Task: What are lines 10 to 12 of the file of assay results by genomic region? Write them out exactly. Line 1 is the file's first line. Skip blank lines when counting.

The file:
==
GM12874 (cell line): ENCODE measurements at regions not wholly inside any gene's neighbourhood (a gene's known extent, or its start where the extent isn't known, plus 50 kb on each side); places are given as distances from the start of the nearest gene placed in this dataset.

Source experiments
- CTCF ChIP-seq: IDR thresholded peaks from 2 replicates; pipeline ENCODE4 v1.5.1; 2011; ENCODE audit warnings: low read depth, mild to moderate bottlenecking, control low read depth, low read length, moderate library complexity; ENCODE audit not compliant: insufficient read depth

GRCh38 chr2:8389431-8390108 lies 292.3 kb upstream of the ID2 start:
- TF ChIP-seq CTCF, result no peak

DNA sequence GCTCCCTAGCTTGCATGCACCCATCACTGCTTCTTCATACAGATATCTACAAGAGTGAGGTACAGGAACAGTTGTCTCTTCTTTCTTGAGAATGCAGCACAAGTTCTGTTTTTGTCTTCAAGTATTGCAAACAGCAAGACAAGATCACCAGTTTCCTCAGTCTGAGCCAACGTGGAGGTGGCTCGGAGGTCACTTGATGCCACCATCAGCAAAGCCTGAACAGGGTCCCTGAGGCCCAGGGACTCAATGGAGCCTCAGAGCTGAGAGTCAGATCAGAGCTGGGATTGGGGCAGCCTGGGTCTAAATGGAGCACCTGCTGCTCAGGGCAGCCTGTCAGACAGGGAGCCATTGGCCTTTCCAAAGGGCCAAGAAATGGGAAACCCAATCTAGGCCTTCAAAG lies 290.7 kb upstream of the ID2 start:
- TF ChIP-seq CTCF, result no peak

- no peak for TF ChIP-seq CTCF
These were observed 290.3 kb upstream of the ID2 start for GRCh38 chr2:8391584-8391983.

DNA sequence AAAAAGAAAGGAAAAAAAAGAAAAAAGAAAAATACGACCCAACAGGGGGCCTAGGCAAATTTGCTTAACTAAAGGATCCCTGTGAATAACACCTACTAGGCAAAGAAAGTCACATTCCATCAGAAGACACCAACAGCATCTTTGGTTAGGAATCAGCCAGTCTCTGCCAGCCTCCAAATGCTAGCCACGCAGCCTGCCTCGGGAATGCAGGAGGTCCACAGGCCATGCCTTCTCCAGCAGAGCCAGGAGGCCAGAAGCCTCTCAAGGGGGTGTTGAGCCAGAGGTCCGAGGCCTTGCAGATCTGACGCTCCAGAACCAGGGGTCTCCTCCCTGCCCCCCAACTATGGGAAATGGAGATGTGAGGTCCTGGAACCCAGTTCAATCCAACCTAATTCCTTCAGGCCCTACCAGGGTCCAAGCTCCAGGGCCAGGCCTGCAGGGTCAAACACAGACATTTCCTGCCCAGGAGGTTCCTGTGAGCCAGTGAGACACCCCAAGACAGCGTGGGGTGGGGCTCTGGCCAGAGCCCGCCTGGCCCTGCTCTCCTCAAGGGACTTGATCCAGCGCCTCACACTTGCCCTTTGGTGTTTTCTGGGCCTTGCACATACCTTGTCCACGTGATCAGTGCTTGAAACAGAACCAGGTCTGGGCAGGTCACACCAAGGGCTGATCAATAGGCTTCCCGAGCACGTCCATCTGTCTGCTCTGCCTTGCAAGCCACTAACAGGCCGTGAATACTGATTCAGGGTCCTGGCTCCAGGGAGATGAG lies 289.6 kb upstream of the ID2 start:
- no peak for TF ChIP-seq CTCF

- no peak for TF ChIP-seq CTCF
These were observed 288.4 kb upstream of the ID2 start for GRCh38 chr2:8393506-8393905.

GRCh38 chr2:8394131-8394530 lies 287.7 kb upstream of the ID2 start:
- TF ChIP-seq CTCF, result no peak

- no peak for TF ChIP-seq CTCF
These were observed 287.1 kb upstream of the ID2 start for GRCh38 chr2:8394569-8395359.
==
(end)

DNA sequence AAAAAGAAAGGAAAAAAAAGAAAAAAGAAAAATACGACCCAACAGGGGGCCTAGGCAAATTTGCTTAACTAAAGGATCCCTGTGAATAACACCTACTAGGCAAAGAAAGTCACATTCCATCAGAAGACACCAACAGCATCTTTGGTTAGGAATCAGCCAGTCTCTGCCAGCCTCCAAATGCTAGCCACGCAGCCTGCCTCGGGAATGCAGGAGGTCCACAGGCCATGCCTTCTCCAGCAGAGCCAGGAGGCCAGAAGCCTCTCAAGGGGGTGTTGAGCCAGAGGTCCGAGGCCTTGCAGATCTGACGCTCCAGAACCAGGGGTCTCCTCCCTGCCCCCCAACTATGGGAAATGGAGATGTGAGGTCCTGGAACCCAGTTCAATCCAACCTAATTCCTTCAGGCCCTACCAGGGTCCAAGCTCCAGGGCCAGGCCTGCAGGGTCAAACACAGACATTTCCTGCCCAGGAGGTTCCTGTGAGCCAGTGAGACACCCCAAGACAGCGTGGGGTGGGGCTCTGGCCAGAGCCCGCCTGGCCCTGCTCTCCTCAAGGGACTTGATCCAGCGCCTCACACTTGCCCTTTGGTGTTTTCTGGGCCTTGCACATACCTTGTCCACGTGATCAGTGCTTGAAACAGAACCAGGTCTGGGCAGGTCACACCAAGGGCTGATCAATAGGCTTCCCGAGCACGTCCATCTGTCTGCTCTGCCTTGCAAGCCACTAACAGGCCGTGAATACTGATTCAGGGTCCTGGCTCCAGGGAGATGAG lies 289.6 kb upstream of the ID2 start:
- no peak for TF ChIP-seq CTCF

- no peak for TF ChIP-seq CTCF